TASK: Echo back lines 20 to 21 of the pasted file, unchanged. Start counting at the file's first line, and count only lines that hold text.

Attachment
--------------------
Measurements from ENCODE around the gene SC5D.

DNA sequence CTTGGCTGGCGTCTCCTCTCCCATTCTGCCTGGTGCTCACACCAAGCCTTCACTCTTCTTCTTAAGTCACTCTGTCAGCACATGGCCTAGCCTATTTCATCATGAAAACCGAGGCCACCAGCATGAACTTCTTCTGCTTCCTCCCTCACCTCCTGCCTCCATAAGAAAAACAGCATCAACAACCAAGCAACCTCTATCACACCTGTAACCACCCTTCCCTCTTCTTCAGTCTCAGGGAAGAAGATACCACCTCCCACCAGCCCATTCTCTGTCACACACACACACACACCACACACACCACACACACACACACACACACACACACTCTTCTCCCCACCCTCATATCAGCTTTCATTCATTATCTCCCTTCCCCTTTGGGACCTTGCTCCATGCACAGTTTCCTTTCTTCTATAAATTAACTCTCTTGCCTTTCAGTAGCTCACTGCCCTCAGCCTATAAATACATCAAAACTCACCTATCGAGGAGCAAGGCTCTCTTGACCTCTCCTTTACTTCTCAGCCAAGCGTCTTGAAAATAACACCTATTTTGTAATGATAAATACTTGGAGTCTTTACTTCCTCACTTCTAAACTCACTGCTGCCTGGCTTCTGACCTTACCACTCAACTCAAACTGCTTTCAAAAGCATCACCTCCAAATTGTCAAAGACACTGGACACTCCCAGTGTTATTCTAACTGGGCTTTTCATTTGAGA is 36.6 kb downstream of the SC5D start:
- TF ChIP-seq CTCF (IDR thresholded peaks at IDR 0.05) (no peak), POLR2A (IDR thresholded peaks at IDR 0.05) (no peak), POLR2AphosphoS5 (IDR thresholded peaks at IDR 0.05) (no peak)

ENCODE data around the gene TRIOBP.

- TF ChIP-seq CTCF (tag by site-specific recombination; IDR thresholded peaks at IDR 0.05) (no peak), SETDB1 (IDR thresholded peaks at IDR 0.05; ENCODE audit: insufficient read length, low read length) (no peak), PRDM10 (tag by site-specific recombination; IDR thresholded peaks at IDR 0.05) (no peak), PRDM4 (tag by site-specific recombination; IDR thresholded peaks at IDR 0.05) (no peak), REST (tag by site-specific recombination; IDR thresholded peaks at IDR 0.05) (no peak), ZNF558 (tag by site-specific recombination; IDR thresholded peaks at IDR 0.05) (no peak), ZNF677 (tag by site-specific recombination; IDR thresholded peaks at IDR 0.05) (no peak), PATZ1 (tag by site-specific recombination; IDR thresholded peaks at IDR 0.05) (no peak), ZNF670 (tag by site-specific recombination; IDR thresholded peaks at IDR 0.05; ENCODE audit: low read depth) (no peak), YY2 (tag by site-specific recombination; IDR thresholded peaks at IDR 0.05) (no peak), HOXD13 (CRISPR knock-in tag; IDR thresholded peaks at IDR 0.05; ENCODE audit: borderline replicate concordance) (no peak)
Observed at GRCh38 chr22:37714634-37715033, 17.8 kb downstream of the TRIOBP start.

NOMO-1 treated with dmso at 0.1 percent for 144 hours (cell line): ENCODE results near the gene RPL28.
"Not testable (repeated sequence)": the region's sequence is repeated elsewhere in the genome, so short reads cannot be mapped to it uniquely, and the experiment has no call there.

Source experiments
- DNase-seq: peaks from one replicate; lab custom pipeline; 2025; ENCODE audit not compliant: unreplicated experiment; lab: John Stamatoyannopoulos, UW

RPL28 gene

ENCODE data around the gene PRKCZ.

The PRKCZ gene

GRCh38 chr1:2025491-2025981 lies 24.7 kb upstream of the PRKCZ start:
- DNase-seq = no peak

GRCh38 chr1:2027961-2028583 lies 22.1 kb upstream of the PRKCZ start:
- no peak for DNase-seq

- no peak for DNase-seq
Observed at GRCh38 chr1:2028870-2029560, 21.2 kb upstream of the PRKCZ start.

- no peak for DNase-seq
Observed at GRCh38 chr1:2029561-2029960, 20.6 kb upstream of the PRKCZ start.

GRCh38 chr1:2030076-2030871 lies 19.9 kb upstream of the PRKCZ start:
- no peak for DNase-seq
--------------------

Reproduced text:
- no peak for DNase-seq
Observed at GRCh38 chr1:2029561-2029960, 20.6 kb upstream of the PRKCZ start.